The team have a day out at the seaside with a valuation day in Brighton, and Paul Martin goes back in time to the silent movie era in Shoreham-by-Sea.
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That building is where the very first film was shown outside of London, and the year?
1896. Where are we?
Well, "Flog It!" today comes to your screens from Brighton.
Whether it's a day at the beach or a night at the flicks,
Brighton has always been the place to come for entertainment.
One of the world's first purpose-built cinemas,
the Duke of York's, was opened here in 1910 and it's still showing films today.
We're at the Corn Exchange at the Brighton Dome,
where this very healthy-looking queue aren't just standing in line for popcorn!
Oh, no! Or waiting to see the latest Hollywood blockbuster.
Oh, no, you see, the pulling power today
are our very own "Flog It!" stars, experts Catherine Southon and Mark Stacey.
Well, let's not hold things up any longer... Action!
-Hello, Jane and Gordon.
Welcome to sunny Brighton, although it's not quite so sunny today, is it?
-No, it isn't.
-These little ornaments, tell me about these.
Well, we inherited them from my husband's aunt and when she died,
we had to clear the house out and that was one of the things I thought was quite sweet and I kept them.
But they're just sat in a drawer
and I thought, maybe, you know, they could do better.
-So you haven't had them out on view or anything like that?
-No, no, no.
You know what they are, don't you?
Well, cake decorations.
That's right, they're little cake decorations, I'm guessing from the 1920s or '30s,
and I think they're certainly continental, they're not English made.
The type of porcelain they are is generally referred to as bisque.
-Bisque is porcelain, but it's unglazed porcelain.
And the Continentals used that much more than British manufacturers did,
and in those days, people made a lot more of their own cakes and they wanted to decorate them.
We've got little dancing figures and some animals over there.
I mean, I quite like the little bear there that's skating.
Looking at them, if you count the little dolls here, we've got seven and the little musicians there,
there are eight of those, so I think they might even have been used as birthday cake decorations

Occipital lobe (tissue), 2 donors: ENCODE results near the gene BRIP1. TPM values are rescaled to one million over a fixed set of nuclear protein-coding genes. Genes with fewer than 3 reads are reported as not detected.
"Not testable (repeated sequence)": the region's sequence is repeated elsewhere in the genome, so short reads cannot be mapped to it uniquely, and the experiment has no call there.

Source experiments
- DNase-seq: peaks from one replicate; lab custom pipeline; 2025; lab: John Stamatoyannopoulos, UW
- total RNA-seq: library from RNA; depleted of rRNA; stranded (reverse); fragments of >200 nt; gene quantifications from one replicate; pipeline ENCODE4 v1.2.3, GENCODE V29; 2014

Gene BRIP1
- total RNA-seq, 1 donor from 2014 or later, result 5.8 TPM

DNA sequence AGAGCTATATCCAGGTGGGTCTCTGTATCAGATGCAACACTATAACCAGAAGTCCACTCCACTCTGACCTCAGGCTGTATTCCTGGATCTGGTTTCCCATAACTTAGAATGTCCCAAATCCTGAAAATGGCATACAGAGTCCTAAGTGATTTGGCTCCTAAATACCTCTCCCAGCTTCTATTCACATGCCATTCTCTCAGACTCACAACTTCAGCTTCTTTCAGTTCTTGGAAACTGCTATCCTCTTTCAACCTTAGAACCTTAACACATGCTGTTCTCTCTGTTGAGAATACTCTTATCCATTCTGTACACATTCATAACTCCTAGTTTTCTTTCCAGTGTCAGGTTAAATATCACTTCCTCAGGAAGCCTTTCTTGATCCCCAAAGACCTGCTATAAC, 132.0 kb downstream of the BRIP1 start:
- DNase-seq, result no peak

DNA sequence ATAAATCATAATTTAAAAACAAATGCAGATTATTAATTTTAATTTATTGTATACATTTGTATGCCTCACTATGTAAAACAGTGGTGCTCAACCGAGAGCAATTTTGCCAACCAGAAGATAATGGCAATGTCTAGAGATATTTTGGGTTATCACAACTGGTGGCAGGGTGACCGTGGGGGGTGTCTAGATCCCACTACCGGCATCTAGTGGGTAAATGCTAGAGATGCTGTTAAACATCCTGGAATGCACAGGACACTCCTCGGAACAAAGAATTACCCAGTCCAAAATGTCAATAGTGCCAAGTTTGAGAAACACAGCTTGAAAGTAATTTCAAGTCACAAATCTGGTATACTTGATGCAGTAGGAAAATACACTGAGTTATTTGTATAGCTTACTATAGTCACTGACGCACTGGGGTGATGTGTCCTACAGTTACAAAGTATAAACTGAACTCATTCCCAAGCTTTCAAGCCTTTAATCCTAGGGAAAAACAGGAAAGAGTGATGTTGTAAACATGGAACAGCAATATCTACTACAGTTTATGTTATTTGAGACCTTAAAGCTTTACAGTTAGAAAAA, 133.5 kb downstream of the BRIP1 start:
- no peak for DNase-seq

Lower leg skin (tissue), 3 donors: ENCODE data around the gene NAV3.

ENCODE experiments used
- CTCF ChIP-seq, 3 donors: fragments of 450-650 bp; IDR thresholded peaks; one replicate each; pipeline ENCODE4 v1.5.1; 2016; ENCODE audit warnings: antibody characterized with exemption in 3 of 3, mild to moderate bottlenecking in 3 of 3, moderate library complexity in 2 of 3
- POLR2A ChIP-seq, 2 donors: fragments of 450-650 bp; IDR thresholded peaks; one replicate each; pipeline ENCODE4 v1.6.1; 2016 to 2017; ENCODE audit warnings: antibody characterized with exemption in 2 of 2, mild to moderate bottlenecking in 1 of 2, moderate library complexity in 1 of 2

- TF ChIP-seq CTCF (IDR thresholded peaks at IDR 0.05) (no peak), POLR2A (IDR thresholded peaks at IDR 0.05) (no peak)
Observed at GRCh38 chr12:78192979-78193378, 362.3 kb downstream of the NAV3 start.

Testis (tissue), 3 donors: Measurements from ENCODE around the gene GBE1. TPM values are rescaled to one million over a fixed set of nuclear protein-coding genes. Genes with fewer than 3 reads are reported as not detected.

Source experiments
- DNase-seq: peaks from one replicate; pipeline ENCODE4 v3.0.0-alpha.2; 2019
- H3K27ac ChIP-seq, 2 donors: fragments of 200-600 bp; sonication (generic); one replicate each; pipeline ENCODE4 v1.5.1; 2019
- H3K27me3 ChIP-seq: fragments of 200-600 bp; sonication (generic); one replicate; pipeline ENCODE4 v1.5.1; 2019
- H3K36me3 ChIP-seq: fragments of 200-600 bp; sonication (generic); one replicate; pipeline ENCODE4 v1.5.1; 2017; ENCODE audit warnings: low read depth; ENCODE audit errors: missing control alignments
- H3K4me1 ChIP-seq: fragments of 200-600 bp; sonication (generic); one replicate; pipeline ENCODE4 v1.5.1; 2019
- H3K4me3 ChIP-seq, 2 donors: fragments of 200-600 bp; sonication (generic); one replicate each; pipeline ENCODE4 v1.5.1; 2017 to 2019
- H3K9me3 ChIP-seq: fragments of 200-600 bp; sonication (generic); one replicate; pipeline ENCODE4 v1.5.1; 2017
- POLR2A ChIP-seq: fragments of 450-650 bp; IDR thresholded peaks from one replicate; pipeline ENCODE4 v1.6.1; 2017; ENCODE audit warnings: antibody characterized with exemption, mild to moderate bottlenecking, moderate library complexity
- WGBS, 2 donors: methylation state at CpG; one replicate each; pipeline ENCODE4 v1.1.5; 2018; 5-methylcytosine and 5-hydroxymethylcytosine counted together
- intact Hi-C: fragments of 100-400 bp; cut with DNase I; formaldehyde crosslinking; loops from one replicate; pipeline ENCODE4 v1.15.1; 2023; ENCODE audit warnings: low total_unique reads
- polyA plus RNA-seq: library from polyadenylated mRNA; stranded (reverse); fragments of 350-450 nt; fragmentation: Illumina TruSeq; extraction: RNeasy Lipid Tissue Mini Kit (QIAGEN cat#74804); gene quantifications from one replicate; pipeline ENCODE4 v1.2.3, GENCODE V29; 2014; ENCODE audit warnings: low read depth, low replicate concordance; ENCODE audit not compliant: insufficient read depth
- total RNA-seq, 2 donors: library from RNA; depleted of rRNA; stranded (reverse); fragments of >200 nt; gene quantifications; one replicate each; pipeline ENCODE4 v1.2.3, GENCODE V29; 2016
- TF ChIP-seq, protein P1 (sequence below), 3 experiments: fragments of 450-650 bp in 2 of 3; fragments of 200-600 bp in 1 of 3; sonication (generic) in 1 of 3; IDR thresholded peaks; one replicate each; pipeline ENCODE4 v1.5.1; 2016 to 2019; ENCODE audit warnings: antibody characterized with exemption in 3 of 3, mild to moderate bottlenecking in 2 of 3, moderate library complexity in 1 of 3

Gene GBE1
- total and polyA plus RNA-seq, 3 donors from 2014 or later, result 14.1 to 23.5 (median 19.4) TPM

or Christmas cake decorations, that sort of thing.
I don't think people would use them today,
but there are people out there who collect this sort of thing.
You've had them since when?
About 25 years, when my aunt died. I think it was late '81 she died.
-And they've been stuck in a box since?
-In the drawer.
You've never thought about the value?
No, because I didn't think they had a huge amount of value.
Well, I think you're right there, Jane.
If we were putting them into auction, we ought to put them in
with an estimate of something like £30 to £40 and just see what happens.
Now, we might be surprised and we might get £50 or £60 for them. On the other hand,
-we might not get any offers at all, you never know.
-But I think there will be interest there.
Now, on figures like that, we ask people whether you want to put a reserve on it.
The only thing I have to warn you of course if it's not a reserve,
then if the highest bid on the day was £10 then they would sell for £10.
Well, perhaps rather than let them go for £10,
maybe we should put a reserve on them of some sort so that at least...
-What about £20?
-Just to protect them.
-Sorry, I didn't ask you.
-How do you feel about that?
-£20 is fine.
We'll put them in at £30 to £40
and let's hope at the auction, they prove to be the icing on the cake.
Teresa and Bruce, thank you very much for coming today
and bringing some lovely Whitefriars. Where did you get this from?
It was a wedding gift in 1968.
I don't know if you know very much about it but it is Whitefriars glass.
That's all we did know, yeah.
That's all we knew and the bricklayer...
This is actually known as the drunken bricklayer and I think we can see why it is known as
the drunken bricklayer,
cos we've got bricks that would have been put one on top of the other,
but this piece has sort of moved out of place, so we've got this abstract form here.
We've also got a characteristic which we find on a lot of Geoffrey Baxter pieces,
this textured glass here.
Geoffrey Baxter, as you may know, was a designer for Whitefriars and he was designing pieces from the 1950s
and he was, in fact, their last designer up until the factory closed, which was in 1980.
This is a rather nice piece as well,
which is known as the coffin-shaped vase, which is pretty nasty.
Not really a very nice piece to be given for your wedding present, I shouldn't think.
Were you given these two pieces together?
Something that you like?
They've been wrapped up in the cupboard for years, that's why we've brought them along now.